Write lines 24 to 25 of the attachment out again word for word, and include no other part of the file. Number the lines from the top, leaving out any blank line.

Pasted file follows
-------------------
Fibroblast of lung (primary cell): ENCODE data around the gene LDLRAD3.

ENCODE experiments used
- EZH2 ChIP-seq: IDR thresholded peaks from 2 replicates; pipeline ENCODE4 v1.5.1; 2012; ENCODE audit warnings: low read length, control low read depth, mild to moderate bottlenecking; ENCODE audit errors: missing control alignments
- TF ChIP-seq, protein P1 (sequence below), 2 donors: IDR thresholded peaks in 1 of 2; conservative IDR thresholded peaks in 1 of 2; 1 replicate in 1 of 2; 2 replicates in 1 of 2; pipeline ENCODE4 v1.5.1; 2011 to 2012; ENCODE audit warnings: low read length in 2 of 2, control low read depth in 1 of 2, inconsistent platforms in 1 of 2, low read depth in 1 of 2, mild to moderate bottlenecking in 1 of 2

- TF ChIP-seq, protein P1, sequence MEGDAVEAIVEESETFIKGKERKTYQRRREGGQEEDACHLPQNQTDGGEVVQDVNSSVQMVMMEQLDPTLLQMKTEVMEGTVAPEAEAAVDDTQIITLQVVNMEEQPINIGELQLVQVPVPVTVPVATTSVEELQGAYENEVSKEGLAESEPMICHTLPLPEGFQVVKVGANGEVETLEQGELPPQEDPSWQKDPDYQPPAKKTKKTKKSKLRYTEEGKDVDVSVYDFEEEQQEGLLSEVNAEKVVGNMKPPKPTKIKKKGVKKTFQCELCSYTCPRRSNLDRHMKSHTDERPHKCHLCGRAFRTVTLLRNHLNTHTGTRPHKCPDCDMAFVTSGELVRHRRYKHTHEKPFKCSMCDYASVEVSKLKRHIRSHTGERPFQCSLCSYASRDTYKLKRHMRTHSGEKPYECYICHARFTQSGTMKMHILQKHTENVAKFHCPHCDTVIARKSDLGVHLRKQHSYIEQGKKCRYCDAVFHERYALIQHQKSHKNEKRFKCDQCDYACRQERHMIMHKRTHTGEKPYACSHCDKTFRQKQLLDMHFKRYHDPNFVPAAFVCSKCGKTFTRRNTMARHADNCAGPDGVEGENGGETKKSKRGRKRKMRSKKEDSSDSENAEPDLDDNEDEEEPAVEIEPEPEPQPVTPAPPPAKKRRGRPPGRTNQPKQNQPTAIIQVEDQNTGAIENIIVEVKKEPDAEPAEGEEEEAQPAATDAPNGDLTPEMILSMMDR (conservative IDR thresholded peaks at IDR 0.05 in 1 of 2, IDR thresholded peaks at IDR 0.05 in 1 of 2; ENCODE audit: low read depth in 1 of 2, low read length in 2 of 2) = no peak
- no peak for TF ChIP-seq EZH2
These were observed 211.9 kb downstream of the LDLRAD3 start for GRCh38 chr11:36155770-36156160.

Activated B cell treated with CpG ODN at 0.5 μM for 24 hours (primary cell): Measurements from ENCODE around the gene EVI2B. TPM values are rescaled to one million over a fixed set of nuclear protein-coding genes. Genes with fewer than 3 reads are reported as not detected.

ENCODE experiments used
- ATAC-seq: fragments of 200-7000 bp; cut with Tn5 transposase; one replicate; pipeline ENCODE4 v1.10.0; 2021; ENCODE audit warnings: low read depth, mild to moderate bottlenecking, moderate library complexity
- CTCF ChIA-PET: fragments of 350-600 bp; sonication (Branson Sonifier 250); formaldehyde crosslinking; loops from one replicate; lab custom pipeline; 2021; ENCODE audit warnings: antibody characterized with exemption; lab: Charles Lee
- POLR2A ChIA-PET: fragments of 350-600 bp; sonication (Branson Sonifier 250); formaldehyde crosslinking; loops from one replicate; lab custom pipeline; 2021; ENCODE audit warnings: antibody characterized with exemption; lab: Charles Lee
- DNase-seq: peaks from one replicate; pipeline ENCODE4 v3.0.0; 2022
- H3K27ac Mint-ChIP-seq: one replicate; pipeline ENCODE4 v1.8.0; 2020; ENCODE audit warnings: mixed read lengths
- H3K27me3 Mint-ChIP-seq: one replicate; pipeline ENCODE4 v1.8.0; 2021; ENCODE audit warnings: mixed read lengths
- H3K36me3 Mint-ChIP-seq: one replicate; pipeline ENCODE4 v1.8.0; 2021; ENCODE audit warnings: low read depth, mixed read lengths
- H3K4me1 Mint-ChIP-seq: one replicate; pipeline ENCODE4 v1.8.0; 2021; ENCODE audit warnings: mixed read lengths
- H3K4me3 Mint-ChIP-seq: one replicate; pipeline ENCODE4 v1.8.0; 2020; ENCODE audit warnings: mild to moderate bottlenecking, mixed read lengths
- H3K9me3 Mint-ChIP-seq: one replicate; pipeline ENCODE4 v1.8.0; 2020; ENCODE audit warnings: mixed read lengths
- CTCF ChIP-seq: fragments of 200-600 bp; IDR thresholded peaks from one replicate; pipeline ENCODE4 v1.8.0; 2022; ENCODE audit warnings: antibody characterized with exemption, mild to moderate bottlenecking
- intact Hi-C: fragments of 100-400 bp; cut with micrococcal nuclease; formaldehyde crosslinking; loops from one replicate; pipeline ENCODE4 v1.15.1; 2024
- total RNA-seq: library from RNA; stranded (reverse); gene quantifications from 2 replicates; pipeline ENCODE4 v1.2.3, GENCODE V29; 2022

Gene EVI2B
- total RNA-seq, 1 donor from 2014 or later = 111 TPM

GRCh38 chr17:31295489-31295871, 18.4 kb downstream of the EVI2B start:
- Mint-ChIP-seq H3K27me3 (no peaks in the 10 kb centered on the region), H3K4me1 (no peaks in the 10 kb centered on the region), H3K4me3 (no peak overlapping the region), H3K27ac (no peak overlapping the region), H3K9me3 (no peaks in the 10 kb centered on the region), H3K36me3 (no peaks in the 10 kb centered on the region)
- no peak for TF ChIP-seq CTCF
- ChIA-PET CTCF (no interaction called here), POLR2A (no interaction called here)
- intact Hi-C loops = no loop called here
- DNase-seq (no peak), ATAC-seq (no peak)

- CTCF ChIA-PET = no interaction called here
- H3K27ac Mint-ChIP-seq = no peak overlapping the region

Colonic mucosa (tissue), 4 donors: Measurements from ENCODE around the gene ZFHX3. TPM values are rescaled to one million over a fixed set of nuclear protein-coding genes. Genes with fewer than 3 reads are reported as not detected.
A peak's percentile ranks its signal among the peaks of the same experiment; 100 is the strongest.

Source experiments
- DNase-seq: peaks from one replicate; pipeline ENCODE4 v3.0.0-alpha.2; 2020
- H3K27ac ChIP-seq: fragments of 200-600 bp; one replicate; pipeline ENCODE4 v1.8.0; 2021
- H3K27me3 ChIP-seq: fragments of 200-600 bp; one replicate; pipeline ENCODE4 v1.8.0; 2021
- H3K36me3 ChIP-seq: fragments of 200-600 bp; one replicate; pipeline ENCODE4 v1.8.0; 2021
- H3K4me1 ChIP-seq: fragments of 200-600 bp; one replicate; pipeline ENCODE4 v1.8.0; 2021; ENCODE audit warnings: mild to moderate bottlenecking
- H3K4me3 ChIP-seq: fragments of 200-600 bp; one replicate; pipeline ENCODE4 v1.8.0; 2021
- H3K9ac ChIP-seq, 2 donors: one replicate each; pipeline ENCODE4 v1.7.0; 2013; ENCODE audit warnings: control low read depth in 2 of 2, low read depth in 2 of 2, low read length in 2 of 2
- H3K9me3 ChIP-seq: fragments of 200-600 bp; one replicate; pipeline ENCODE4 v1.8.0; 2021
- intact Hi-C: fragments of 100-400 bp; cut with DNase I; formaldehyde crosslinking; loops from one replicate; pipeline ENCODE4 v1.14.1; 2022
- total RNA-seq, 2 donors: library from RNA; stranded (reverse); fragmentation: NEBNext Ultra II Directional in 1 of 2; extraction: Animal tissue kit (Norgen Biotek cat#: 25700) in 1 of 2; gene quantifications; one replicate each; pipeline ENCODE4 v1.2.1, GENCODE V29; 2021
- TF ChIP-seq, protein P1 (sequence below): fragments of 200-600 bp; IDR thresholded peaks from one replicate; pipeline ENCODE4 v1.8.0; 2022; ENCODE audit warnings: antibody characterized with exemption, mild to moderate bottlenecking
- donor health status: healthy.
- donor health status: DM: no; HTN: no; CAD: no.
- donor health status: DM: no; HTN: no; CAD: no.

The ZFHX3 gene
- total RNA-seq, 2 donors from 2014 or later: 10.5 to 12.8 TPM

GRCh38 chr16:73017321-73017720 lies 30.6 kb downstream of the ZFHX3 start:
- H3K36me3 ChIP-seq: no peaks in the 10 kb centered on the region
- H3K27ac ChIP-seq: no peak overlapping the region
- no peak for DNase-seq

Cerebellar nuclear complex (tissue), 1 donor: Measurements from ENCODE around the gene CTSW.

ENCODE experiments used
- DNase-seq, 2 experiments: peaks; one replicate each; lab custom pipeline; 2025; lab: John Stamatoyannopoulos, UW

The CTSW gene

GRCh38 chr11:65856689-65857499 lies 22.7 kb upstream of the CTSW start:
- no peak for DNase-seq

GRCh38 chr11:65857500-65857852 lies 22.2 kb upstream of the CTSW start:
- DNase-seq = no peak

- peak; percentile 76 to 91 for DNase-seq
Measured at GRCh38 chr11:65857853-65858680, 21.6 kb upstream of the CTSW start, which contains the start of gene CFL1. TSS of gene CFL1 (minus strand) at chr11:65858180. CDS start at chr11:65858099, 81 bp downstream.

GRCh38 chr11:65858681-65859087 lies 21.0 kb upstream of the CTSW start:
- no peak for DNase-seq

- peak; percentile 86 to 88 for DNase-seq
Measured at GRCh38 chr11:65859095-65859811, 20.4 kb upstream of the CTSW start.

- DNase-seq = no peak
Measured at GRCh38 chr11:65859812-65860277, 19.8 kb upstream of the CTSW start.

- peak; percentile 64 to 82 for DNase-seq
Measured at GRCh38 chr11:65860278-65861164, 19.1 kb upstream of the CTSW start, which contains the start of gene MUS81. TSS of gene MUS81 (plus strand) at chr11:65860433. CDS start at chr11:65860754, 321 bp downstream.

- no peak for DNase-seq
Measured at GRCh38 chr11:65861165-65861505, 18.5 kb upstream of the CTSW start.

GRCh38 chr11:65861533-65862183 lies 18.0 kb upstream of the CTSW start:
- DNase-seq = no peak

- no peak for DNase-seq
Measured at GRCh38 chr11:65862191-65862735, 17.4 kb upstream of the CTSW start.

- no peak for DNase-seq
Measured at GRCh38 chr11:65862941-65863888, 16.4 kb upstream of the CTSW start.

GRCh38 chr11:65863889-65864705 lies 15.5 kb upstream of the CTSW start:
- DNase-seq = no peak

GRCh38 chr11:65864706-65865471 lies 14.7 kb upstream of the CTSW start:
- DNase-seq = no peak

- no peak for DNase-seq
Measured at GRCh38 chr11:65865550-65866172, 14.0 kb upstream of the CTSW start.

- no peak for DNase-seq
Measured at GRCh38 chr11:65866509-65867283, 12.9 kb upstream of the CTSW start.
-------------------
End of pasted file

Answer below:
- total RNA-seq, 1 donor from 2014 or later = 111 TPM

GRCh38 chr17:31295489-31295871, 18.4 kb downstream of the EVI2B start: